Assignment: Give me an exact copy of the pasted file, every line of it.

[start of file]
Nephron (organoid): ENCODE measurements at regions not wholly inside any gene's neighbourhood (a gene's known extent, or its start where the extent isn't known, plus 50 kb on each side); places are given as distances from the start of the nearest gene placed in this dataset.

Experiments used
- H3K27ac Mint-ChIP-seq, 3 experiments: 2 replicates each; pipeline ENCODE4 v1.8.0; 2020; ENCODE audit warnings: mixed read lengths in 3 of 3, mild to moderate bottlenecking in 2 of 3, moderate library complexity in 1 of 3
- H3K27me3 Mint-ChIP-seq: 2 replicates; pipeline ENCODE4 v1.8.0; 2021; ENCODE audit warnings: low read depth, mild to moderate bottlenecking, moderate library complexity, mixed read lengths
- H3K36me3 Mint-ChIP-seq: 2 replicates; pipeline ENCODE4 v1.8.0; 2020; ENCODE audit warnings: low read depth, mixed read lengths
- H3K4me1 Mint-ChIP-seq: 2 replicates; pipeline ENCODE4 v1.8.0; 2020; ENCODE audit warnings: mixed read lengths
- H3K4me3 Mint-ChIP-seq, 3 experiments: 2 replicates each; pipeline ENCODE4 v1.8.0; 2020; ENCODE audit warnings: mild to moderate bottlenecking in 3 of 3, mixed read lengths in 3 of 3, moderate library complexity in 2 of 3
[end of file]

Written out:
Nephron (organoid): ENCODE measurements at regions not wholly inside any gene's neighbourhood (a gene's known extent, or its start where the extent isn't known, plus 50 kb on each side); places are given as distances from the start of the nearest gene placed in this dataset.

Experiments used
- H3K27ac Mint-ChIP-seq, 3 experiments: 2 replicates each; pipeline ENCODE4 v1.8.0; 2020; ENCODE audit warnings: mixed read lengths in 3 of 3, mild to moderate bottlenecking in 2 of 3, moderate library complexity in 1 of 3
- H3K27me3 Mint-ChIP-seq: 2 replicates; pipeline ENCODE4 v1.8.0; 2021; ENCODE audit warnings: low read depth, mild to moderate bottlenecking, moderate library complexity, mixed read lengths
- H3K36me3 Mint-ChIP-seq: 2 replicates; pipeline ENCODE4 v1.8.0; 2020; ENCODE audit warnings: low read depth, mixed read lengths
- H3K4me1 Mint-ChIP-seq: 2 replicates; pipeline ENCODE4 v1.8.0; 2020; ENCODE audit warnings: mixed read lengths
- H3K4me3 Mint-ChIP-seq, 3 experiments: 2 replicates each; pipeline ENCODE4 v1.8.0; 2020; ENCODE audit warnings: mild to moderate bottlenecking in 3 of 3, mixed read lengths in 3 of 3, moderate library complexity in 2 of 3